No water ever tasted better than when it came up clear and cool from deep in the ground, its flow pulsing to the steady rhythm of the wind-driven pump. . . . Windmill men such as Tex Burdick and others described in BakerÆs narrative deserve much credit for making life possible in semi-desert rural areas of Texas, New Mexico, and other parts of the West. ùElmer Kelton, from the foreword
During the Great Depression the windmillers of the Burdick & Burdick Company of El Paso, one of the largest windmill distributorships in the United States, crisscrossed the desert Southwest to bring wind power and water to a parched land. Battling blazing sun, dust storms, dizzying heights, and the hazards of cacti and rattlesnakes, they worked seven days a week from sunup to sundown and counted themselves lucky to earn two dollars a day. From 1923 to 1942, company owner B. H. ôTexö Burdick, Sr., photographed his men at work, producing a chronicle of the windmillersÆ lives. Fifty of his remarkable images, paired here with text by historian T. Lindsay Baker, preserve the fascinating story of the industry that made western settlement possible.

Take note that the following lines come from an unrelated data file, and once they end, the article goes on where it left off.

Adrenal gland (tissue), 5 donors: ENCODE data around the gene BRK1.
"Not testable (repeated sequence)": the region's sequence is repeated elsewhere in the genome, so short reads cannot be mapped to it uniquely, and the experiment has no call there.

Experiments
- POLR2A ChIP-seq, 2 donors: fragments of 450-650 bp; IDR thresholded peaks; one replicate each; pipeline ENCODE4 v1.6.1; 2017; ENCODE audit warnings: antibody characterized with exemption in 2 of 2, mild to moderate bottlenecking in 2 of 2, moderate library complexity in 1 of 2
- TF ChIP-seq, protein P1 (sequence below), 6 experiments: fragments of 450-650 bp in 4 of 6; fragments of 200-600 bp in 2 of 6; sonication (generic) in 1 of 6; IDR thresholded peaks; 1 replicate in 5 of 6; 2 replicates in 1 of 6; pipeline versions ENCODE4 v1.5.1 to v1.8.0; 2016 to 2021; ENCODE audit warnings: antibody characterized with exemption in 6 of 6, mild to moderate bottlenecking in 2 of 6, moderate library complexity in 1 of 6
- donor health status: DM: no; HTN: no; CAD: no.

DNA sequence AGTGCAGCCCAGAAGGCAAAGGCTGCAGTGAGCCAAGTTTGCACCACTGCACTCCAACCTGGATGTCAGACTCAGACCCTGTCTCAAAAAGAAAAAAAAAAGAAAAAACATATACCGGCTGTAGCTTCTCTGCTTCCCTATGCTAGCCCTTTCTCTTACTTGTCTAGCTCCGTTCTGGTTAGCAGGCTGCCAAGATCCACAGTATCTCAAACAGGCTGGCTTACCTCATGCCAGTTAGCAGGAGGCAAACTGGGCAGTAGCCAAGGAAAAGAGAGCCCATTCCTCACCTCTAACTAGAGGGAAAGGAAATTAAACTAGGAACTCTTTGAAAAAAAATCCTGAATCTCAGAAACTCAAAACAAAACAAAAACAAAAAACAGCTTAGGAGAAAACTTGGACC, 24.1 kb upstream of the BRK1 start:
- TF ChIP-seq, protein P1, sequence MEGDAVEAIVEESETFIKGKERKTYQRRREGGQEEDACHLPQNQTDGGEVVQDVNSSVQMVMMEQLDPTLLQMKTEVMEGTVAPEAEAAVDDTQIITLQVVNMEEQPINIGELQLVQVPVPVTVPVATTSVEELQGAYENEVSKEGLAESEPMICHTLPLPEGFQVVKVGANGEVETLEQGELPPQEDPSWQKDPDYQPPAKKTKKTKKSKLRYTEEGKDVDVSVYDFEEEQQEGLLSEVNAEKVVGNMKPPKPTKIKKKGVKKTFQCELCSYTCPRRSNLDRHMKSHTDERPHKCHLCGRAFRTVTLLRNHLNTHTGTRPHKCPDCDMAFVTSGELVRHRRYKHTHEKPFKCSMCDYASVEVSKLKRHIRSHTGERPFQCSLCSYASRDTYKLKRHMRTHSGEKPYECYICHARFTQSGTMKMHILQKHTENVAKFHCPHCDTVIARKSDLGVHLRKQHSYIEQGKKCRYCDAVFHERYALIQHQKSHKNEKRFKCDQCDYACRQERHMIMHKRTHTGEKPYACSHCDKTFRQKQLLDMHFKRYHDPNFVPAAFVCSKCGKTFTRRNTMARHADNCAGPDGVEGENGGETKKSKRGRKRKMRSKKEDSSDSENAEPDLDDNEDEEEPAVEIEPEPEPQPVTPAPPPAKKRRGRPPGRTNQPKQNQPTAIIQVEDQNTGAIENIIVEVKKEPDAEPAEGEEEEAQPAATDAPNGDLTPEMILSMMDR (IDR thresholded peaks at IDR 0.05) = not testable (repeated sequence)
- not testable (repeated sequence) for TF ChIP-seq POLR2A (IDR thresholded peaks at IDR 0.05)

Never again will readers contemplate a ôromanticö image of a windmill against the sky without visualizing the effort required to put it there. ùEl Paso Museum of History Password
Accompanied by BurdickÆs photographs, the menÆs recollections both enthrall and inform. . . . T. Lindsay Baker offers a fresh perspective on the importance of windmills and windmillers. ùKansas History
A nostalgic look back at one of our most familiar prairie landmarks. ùNew Mexico Magazine
A glimpse of a Texas windmilling business which probably typified many similar enterprises over the nation. . . . fascinating and educational. ùPanhandle-Plains Historical Review
With the assistance of BurdickÆs photographic lens, Baker gives valuable insights into a neglected aspect of High Plains Americana: the culture of windmilling. ùSouthwestern Historical Quarterly